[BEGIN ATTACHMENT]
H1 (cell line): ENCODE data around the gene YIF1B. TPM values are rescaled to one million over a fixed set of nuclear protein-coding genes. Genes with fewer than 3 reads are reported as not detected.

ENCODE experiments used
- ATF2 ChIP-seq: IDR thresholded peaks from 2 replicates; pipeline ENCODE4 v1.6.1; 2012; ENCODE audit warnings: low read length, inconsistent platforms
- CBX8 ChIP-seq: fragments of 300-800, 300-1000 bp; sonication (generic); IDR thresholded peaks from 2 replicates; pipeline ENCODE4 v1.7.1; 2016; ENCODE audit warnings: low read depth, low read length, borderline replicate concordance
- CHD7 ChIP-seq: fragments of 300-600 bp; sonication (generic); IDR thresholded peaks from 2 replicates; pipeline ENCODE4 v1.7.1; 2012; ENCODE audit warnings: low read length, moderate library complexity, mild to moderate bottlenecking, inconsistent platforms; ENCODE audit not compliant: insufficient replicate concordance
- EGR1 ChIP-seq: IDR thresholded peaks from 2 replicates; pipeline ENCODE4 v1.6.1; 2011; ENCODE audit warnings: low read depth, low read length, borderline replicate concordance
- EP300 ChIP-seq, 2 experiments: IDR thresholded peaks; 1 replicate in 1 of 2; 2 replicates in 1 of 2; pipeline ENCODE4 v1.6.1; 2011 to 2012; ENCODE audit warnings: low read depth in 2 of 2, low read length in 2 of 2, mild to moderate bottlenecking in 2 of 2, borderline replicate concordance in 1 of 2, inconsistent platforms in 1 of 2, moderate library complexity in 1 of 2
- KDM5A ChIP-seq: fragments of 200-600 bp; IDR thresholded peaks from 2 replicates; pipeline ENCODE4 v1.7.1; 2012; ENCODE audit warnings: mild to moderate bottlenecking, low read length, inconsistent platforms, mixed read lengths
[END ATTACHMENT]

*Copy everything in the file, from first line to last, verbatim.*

H1 (cell line): ENCODE data around the gene YIF1B. TPM values are rescaled to one million over a fixed set of nuclear protein-coding genes. Genes with fewer than 3 reads are reported as not detected.

ENCODE experiments used
- ATF2 ChIP-seq: IDR thresholded peaks from 2 replicates; pipeline ENCODE4 v1.6.1; 2012; ENCODE audit warnings: low read length, inconsistent platforms
- CBX8 ChIP-seq: fragments of 300-800, 300-1000 bp; sonication (generic); IDR thresholded peaks from 2 replicates; pipeline ENCODE4 v1.7.1; 2016; ENCODE audit warnings: low read depth, low read length, borderline replicate concordance
- CHD7 ChIP-seq: fragments of 300-600 bp; sonication (generic); IDR thresholded peaks from 2 replicates; pipeline ENCODE4 v1.7.1; 2012; ENCODE audit warnings: low read length, moderate library complexity, mild to moderate bottlenecking, inconsistent platforms; ENCODE audit not compliant: insufficient replicate concordance
- EGR1 ChIP-seq: IDR thresholded peaks from 2 replicates; pipeline ENCODE4 v1.6.1; 2011; ENCODE audit warnings: low read depth, low read length, borderline replicate concordance
- EP300 ChIP-seq, 2 experiments: IDR thresholded peaks; 1 replicate in 1 of 2; 2 replicates in 1 of 2; pipeline ENCODE4 v1.6.1; 2011 to 2012; ENCODE audit warnings: low read depth in 2 of 2, low read length in 2 of 2, mild to moderate bottlenecking in 2 of 2, borderline replicate concordance in 1 of 2, inconsistent platforms in 1 of 2, moderate library complexity in 1 of 2
- KDM5A ChIP-seq: fragments of 200-600 bp; IDR thresholded peaks from 2 replicates; pipeline ENCODE4 v1.7.1; 2012; ENCODE audit warnings: mild to moderate bottlenecking, low read length, inconsistent platforms, mixed read lengths